In most BI tools, the default layout for a document offering data insights is a dashboard – typically a grid like structure of widgets in rectangular format each representing a visualisation displaying some data. One can easily understand why this is the default layout – most of the content is visual, it is easy to read and follow, and for the user creating the dashboard, they can easily play around and manipulate the layout with simple drag and drop tools. Also for consumers of the content it is a very straightforward for digesting data content.
In a lot of cases the dashboard wins out. You can send it over email or share it as is, and it is certainly very good for just showing on a large TV screen, as well as on desktop screens. In certain cases, however, you might also want to share information and insights but not in a dashboard format. Think about sending regular reports to your customers, board, investors, or any other people you are communicating with outside your company. Perhaps they would like to get something they are able to print out or get a nicely rendered HTML email, and not need to see an attachment of a dashboard image. That is one of the reasons DataReportive allows you to structure your data documents in various formats. One format we are offering is creating an HTML email data report with visualisations powered directly from your database.
If you are familiar with tools such as Mailchimp or Sendgrid then creating HTML email reports from your databases should be very familiar, and even if you are not familiar with any of these tools creating an email should be fairly easy. Let’s go through it step by step.
Step 1. Selecting you email layout
From your homepage or email page create a new new email. You will be prompted to select from five layout types shown bellow.
The layout of the email will determine mostly the layout of the header, footer and main element blocks.
Step 2. Adding content to your email
Once you’ve selected your layout you will be sent in edit mode for your newly created email report. As you will notice each layout already comes with a pre-defined header, footer, and a bunch of elements inside the content of the email. You can use these components and modify them using your own data and queries, or you can remove them and add whatever elements you want from the blocks on your side panel.
Similar to other email creation tools, you can select a block and customize its styling using the styling tools in the side panel. For more advance styling and changes you can always edit the HTML content of a block.
Step 3. Customising your content with variables
You might create the email with the intention of scheduling it so it goes off to different users or groups with the same layout, but with content specific to that user or group. The content can both relate to visualizations and textual content. You can always create a duplicate email and change the content that needs to be changed for a particular schedule. An easier way to achieve this however, is using variables.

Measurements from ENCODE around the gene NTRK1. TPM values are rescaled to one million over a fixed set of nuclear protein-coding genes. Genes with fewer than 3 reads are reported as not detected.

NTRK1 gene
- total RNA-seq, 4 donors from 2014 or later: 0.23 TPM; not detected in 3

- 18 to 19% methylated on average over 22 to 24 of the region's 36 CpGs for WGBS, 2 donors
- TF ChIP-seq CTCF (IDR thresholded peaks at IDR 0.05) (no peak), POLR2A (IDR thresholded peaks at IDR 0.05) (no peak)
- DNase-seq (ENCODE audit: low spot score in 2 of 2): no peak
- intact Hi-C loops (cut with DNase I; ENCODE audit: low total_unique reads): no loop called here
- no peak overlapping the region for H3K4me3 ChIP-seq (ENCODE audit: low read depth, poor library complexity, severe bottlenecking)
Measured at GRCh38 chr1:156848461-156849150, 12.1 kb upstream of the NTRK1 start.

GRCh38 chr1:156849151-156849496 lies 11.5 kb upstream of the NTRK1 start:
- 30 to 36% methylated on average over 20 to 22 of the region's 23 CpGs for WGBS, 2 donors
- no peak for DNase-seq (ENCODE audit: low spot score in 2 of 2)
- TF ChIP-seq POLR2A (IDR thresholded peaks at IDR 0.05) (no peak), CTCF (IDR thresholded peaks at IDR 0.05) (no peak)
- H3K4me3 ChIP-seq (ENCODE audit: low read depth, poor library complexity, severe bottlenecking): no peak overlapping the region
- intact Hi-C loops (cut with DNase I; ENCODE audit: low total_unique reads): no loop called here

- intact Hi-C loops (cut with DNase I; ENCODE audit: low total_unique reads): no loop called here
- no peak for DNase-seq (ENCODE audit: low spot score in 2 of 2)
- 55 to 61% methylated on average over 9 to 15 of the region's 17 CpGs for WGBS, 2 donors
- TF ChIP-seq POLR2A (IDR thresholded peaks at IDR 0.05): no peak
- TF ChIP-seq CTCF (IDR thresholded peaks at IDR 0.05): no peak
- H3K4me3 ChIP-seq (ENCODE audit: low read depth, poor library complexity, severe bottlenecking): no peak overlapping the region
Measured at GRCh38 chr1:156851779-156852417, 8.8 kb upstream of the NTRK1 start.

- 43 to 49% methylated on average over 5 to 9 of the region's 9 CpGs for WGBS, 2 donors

To use variable first enable them from the top panel. Once you’ve enabled them you should see a panel right of your report where you can define variables. A variable is composed of a name and you can also set a default value. They can be used both in SQL queries and in the text content.
For example, let us say we want to send a slightly different sales report to every sales team, with the results that are relevant for their “Sector” (a sales sector can be for example a particular region or industry). Click the “Add Variable” to add a new variable. Name your variable “Sector”. By default the variable will render in a query or text of the email with whatever the value you put in the variable (Notice that while editing the variable will only render in queries, but not in text. When sending a report it will render in both.). You can add any prefixes or suffixes to the way the variable is rendered by changing the “Rendering” field in the variable options. For example if we put “Rendering” as “Sector: [[VALUE]]” and add the value for the variable “South” it will render as “Sector: South”.
While editing, you can put in a default variable by adding a value in the variable. The default variable will be used when sending scheduled reports if a variable is not defined. Note that while editing your email the variable will only be applied to queries and not any text in the email.
Step 4. Sending or scheduling your email report
Your email template is now ready to be scheduled to be sent to DataReportive users. With schedules you can send an email to various users or any groups you might have defined in a periodic manner, example daily, weekly or monthly.
When you are scheduling emails, in addition to filling in all the required information about when the email should be sent out, you will also be able to specify what variable values that particular schedule needs to be sent out with (see image below). For every combination of new variables you will need to create a new schedule.
We’ve given here a brief introduction on how to create HTML data emails with DataReportive. While we focused on the key functionalities, one thing we did did not cover is template customisation, which we plan to do in another post. With our HTML editor you can certainly customise you email to a high degree.